This is a project idea. This is the way I work. Millions of things come in my mind, some of it goes nowhere, some of it never finished and some of it grows to a finished project/product.
If you measure the voltage of a USB connector of a PC it would never be 5V. In a good case 4.5-4.7V but it can be worse. Some of the equipment can't live with it (for me the STM32F429 Discovery board was the worst experience).
The goal of this project to create a small device what can be connected into the USB line, contains a small boost regulator and create precise 5V for the picky equipments I have.
Power Management ICs / Switching Regulators and Controllers
USB Mini Connector
USB Type B connector
Connectors and Accessories / Telecom and Datacom (Modular) Connectors
Created a second board, now with the corrected USB connector pinout:
And I built it:
The problems started here.
The first thing, I wanted to test it. To test it it is not enough to connect it to some random USB source. I wanted a variable source.
I've a lab supply, but it has no USB out. As I didn't wanted to cut any USB cables, I designed and built this small "tool":
After this the testing went to a complete disaster.
1. It was working from ~2V to 4.3V correctly, but when I went above 4.3V the output voltage just went above 5V. I was thinking this can be the result of miss of the minimal load, what usually required. So I setup the circuit with some (~50mA) load:
Still looks good
Not so good anymore. :-(
In addition, if I change the voltage, sometimes the whole circuit gets unstable. So the result clearly useless.
I've possible explanations to the things above:
- I've a crap layout - I'll try to enhance it in the next version
- I've some sort circuit(-is) things in my build. I can admit that using solid groundplane around the surface mount inductors without insulating solder mask wasn't my best idea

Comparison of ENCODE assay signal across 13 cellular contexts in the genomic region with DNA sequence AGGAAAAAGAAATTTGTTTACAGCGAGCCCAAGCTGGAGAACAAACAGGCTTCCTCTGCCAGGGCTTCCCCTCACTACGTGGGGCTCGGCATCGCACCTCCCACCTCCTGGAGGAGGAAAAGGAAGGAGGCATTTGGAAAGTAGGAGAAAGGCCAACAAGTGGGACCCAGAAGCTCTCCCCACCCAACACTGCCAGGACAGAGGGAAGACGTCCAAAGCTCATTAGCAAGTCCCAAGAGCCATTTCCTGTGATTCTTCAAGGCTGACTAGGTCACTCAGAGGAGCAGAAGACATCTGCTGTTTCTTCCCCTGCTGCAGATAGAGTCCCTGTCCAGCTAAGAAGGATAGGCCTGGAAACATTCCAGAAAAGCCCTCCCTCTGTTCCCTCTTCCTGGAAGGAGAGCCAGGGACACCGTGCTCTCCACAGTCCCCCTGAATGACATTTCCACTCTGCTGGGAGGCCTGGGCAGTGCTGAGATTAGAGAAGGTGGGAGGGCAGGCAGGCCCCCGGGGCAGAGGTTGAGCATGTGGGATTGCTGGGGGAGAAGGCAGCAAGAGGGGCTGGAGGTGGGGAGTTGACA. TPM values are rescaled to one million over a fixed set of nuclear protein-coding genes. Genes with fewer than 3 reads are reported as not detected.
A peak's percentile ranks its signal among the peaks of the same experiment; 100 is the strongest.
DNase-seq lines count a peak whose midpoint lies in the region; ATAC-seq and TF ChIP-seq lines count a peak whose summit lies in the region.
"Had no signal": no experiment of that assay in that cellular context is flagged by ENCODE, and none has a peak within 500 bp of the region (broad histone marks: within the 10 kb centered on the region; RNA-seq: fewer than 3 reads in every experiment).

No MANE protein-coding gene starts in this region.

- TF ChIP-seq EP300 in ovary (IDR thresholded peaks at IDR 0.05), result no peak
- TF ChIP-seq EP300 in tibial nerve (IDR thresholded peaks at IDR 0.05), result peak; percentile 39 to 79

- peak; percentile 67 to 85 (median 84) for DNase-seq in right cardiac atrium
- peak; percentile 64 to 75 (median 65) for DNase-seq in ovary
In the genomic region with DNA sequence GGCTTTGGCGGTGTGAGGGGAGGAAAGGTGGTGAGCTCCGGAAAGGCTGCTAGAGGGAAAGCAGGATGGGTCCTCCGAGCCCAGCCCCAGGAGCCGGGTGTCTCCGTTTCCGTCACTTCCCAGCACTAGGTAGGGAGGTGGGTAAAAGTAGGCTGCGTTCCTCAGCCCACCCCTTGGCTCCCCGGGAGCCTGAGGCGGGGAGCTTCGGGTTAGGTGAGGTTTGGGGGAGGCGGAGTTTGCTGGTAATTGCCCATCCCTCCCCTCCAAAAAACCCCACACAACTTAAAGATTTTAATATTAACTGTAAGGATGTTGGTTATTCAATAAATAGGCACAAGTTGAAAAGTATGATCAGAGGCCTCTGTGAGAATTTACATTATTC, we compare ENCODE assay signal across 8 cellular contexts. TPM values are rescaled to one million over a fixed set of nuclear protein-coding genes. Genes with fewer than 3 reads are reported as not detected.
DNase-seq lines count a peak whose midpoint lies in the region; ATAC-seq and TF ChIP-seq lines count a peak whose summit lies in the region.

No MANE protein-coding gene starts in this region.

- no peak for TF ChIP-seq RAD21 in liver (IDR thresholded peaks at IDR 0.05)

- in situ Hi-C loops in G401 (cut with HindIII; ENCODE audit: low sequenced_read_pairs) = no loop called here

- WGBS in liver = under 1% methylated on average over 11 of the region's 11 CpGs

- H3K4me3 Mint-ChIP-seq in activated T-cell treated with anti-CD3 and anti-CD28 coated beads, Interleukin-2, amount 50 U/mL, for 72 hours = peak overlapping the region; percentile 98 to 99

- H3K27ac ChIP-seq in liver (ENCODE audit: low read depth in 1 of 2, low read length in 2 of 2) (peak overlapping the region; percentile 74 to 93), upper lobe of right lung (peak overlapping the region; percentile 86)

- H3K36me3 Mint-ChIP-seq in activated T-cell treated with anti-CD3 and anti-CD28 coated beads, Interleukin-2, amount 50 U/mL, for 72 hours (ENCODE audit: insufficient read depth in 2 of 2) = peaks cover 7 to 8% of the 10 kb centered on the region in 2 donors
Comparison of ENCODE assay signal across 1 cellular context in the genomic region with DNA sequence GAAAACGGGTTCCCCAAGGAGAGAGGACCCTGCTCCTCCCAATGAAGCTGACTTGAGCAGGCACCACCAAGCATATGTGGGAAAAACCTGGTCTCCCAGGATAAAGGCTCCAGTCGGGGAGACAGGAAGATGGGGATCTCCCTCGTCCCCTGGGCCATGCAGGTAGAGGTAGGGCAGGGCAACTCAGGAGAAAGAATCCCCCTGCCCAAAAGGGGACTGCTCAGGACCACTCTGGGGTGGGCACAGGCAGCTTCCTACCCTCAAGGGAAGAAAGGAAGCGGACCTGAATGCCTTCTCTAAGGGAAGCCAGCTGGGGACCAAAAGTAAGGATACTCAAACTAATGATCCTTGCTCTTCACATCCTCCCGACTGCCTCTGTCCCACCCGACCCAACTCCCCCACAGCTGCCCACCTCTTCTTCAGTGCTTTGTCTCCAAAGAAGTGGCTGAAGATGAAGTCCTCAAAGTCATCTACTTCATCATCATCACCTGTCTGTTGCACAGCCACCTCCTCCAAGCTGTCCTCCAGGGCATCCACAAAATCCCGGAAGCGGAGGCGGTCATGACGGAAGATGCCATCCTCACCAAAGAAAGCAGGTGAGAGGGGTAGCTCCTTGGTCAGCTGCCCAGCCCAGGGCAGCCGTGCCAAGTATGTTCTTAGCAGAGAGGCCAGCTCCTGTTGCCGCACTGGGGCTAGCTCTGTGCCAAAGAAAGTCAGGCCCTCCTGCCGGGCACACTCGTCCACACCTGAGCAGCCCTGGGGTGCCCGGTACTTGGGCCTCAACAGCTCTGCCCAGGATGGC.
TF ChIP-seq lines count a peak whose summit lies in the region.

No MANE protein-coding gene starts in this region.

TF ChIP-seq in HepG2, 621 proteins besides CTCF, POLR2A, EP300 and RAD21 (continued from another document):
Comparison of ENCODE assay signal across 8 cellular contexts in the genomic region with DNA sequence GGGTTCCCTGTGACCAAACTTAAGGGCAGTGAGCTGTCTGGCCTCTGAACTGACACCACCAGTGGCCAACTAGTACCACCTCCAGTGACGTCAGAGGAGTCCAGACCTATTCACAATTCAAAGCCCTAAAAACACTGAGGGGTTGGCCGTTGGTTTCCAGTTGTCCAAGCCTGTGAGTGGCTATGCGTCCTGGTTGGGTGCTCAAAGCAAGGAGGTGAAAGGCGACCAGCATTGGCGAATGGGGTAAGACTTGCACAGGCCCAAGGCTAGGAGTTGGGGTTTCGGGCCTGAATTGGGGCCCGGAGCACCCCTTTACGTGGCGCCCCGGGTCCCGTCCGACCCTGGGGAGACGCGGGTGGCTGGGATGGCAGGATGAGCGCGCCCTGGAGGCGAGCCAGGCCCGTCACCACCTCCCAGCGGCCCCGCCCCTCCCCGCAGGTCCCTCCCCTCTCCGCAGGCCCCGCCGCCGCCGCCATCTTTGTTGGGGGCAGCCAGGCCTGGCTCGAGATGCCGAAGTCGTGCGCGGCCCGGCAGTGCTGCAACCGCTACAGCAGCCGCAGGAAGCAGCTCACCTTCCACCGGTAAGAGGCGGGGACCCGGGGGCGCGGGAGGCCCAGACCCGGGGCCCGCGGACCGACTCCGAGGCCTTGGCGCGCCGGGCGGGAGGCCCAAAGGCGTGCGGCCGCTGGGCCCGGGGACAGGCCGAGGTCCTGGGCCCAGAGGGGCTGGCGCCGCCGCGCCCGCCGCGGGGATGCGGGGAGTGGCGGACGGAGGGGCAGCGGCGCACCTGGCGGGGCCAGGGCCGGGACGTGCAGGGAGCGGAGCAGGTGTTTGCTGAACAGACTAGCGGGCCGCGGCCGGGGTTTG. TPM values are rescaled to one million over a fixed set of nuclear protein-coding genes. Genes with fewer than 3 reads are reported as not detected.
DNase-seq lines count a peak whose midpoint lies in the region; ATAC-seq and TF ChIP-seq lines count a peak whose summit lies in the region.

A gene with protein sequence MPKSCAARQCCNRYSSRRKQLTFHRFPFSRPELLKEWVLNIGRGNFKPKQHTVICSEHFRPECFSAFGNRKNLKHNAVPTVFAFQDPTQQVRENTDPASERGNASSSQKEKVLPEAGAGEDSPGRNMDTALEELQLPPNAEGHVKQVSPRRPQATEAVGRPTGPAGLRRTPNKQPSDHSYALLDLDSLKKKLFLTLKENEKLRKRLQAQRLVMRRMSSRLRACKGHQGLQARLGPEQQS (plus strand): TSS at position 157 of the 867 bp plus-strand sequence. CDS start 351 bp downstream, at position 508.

- The boost regulator is unable to handle the >4.3V in 5V out situation even if the datasheet just said Vout>Vin as a requirement
Here are the possible solution for the next try:
- Create a new board, with different layout and definitely with a cutout in the groundplane around the inductors
- Use the pass trough capability of the chip (this will require some kind of external comparator)
- Use a different (buck-boost or SEPIC) circuit - I may try the LM2621 what I ordered already for one of my other projects
- Keep the current boost converter (rising the output voltage to - let say - 6 volts) and use it as a pre-regulator for an LDO. As It suggested by The Big One.
My mistake, component manufacturers insanity (my opinion).
I was not even dream of, that somebody put a PCB layout of a surface mount component from bottom view. When I created the Kicad module from the datasheet, I didn't checked this "BOTTOM VIEW" note on it. So the component was connected in the wrong direction.
So the regulator works, just the whole board useless.
I just built the first version today. Unfortunately some of the components not really fitted in, so some tweaking/parts changing was necessary. With some load it not really looks working. I should check, what is the problem with it.
As I was looking for a power solution for my Boostuino project the Microchip's MCP1642 boost regulator. Finally it was not suitable for that project, but I realized this could be a good candidate for the USB Booster:
it has much higher efficiency than the good old MC34063
available locally for reasonable price
low size/value external components needed due to the high switching frequency
So based on these factors I designed a circuit for it.
Interesting project. How much noise does the MCP1642 output have? I tend to prefer linear regulators when precise / clean voltage sources are required, but I have not used that one before.